The State Bank of Vietnam (SBV) has flexibly operated monetary policy tools to maintain liquidity for the banking system, contributing to stabilising and recovering credit growth in the context of unpredictable impacts of the COVID-19 pandemic, reported VNA.

Participants at the press conference (Photo: VNA)

The information was announced by the SBV at a press conference on June 21 to review the banking sector’s activities in the first half of 2021.

According to SBV Deputy Governor Dao Minh Tu, thanks to synchronous management solutions, as of June 15, total credit in the economy expanded 5.1 percent from the end of 2020. The credit growth rate in the same period last year was only 2.26 percent

Attention has been paid to strictly controlling credit for areas with potentially high risks, and taking measures to remove difficulties facing enterprises and people in accessing bank credit, he said.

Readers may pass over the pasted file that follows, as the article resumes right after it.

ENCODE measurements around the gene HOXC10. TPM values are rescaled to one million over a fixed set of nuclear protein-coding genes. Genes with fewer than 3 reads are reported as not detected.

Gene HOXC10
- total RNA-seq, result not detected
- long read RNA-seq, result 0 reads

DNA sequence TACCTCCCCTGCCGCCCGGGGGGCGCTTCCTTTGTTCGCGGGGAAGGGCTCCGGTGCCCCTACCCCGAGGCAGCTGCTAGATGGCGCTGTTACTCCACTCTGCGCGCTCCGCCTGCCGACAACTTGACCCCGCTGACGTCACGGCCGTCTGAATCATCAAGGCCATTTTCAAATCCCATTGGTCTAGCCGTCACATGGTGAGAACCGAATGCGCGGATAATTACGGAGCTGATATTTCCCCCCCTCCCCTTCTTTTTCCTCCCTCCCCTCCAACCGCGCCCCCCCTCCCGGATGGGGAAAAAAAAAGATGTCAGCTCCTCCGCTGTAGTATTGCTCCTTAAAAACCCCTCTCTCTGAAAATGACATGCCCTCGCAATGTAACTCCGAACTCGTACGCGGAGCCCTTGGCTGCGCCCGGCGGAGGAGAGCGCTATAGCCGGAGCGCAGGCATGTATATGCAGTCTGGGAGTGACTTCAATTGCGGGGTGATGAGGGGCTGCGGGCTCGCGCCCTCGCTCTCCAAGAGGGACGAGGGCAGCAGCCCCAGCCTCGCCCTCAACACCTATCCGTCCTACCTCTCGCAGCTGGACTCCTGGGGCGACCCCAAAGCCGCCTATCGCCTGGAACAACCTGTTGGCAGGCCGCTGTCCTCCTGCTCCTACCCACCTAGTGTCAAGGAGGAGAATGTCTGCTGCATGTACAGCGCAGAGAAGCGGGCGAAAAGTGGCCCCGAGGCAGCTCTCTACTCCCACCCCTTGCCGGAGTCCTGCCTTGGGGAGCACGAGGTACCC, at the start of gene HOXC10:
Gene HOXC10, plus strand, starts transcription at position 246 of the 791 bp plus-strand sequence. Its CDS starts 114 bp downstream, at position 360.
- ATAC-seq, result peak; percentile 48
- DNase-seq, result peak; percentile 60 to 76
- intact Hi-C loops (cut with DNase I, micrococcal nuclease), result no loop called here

Total M2 payment vehicle - one of the tools to measure the level of "pumping money" into the economy from the banking system – in the period increased by 3.96 percent compared to the end of 2020 and surged 14.27 percent over the same period last year.  The credit institution system maintains smooth liquidity.

The sector has continued to manage interest rates in line with the macro-economic balance, inflation, market movements and the objectives of the monetary policy, contributing to cutting capital costs for people, businesses and the national economy.

A series of measures have been implemented to support borrowers amidst the COVID-19 pandemic, helping them restructure cash flows, and revive production and business activities.